Oathbreaker by A.J. Rettger

My Rating: 6.75/10


For thousands of years, elves and non-humans alike had lived freely until humans colonized their land and forced them into hiding and subjugation. After years of living as slaves or second-class citizens, the elves rebelled, but their uprising failed, and humans remained victorious.

Mario Deschamps, a new graduate of the Knight’s College, sets off to complete his first deed, an accomplishment that will grant him knighthood and into the ordo equestris. But he has huge boots to fill. His late father, a famous knight and considered the Scourge of Bandits, single-handedly ended the Elven Uprising. Mario’s youthful confidence, vanity, and naivety don’t get him far in the real world, and he quickly finds himself trapped in a political climate where tensions are on the rise and war is inevitable.

In a world filled with monsters, outlaws, bounty hunters, demons, and murderous bandits, Mario is forced to make tough moral decisions. In a world fuelled by violence, hate, and bigotry, things are not as clear cut as he once thought. Lines have been drawn, but to complete his task, he must cross them all. With every choice, the consequences weigh greatly on him, leaving him full of guilt and doubting his path . . . and all the while, in the darkness, someone-or something-is waiting for him to break.


“A willingness to help people isn’t a curse, Mario. It’s a gift.”

Thanks to A.J Rettger for providing me with a copy of Oathbreaker in exchange for an honest review! I love the simple yet menacing cover chosen for this novel. This was a hard book for me to rate. For much of the book, I thought I was going to rate this much higher. I love dark fantasy and count Joe Abercrombie as one of the greats, so this gore and death-laden novel was right up my alley.

The book starts out pretty strong, with a prologue that intrigued me much more than prologues usually do. Minor spoiler, since it’s at the very beginning, but we find out quickly that honorable Knight Pascal Deschamps is used by the King to kill his own people and then quietly murdered. What follows is the journey of his son Mario, who is unaware of this treachery. Mario goes on into the footsteps of his father in hopes of achieving a full Knighting.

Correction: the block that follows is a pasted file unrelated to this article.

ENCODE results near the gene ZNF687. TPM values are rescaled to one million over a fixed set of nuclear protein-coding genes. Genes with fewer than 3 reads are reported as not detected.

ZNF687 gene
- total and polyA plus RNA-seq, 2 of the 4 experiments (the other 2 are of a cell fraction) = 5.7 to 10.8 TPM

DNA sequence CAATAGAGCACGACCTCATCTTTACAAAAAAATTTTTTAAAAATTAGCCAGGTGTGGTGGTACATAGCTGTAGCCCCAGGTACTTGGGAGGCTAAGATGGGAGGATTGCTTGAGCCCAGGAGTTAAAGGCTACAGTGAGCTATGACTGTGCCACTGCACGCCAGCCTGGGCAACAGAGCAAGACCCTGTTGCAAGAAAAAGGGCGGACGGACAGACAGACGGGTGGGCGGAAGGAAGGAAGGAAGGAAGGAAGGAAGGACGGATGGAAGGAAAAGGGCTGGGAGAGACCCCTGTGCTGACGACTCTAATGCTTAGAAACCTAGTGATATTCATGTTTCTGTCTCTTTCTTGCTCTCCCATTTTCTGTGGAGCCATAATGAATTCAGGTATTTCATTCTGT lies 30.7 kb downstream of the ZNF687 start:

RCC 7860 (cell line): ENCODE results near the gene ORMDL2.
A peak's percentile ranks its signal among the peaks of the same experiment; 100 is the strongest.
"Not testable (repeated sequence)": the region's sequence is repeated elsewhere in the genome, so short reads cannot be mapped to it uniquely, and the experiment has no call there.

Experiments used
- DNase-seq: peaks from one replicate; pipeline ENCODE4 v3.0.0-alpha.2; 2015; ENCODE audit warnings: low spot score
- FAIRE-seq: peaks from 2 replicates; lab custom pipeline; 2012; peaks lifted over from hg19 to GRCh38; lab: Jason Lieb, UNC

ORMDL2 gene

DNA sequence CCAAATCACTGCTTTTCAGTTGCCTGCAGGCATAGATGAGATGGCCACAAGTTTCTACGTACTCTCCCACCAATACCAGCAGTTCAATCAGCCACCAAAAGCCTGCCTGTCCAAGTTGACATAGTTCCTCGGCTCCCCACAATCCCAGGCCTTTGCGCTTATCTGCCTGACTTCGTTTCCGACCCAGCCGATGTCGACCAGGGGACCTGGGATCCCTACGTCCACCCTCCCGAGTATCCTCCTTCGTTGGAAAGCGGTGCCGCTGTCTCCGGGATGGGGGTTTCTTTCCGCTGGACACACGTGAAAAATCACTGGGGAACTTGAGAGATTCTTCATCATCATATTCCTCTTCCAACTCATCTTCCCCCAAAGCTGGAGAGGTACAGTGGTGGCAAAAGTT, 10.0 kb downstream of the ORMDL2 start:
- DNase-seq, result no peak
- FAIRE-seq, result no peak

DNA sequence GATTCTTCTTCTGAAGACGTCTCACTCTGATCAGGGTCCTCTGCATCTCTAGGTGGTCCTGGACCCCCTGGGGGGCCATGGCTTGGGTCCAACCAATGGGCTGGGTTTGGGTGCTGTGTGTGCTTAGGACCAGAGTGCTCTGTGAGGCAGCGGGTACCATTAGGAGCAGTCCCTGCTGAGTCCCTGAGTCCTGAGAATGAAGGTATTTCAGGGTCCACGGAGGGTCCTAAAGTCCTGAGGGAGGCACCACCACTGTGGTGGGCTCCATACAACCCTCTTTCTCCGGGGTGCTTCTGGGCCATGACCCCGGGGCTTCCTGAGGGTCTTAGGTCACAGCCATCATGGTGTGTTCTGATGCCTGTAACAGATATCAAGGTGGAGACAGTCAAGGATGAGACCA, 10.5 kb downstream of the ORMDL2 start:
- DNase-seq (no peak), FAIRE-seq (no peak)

One thing I really enjoyed was the contrast of Pascal’s unfailing honor and skill to Mario’s somewhat clumsy fumble at Knighthood. The life of a Knight isn’t for everyone, and it’s not as glamorous as the stories boast. Mario does seem somewhat disillusioned as to what being a Knight is, he’s supposed to be one of the best pupils from the school but it seems he has built his head up with so much fantasy, that the reality is much harsher. He’s constantly getting his butt saved by friends he meets along the way, many of them meeting their death as a result.

I can appreciate the dark aspects of this novel. I’m okay with deaths of main characters and they don’t always have to serve a purpose other than showing off how hard it is to survive under the reign of shifting loyalties and warring people. One thing that bothered me was that our only main female character is raped and abused merely for the sake of rape and abuse. Yes, this hardens her and makes her more fierce of a warrior and yes, she’s considered a lower class for being an elf, but in the end her storyline didn’t really go anywhere because of it. I am not triggered by rape in books (though others are, understandably so) and I don’t immediately hate a book that features rape, but something about this didn’t sit right with me. It just seemed an unnecessary addition to the book. 

One of the issues I found with this novel was that the ending happens rather abruptly. We have a few characters left standing and they’re all in grim situations, which is fine. As I said, I’m an Abercrombie lover, I’m used to this. Mario’s resolution seemed a bit unlikely and haphazardly done. The turn on Deidre also seemed out of nowhere and dramatic. There’s a character named Flint who is super interesting overall and his story leads to intriguing revelations. Honestly, the story as a whole was about an 8/10 for me until the ending if you don’t count my distaste for the rape. The ending threw off my whole rating. The ending and the raping took it down to the current rating, but I really did enjoy this book for the most part. Oathbreaker was also left open ended, so my befuddlement could be resolved by a second book.

Truly though, I devoured this book in a two hour sitting. It’s a quick and easy read if you’re into dark fantasy. The polishing that I wanted isn’t unexpected of a debut author. Honestly, this is a much better experience than I’ve had reading a lot of self published debuts. Rettger definitely has talent and a lot of cool ideas bouncing around. I LOVED that he didn’t limit his creature usage. We get vampires, werewolves, elves, wyverns, changelings, and more. It was a welcome change, I don’t often see all of those mingling in the same novel. This is fantasy! Add all of the mythic beings you’d like! 

There’s also some great observations about prejudice, underhanded political dealings, and the weight of legacy. Rettger writes smartly and his work will only get better with time, I can bet you that.

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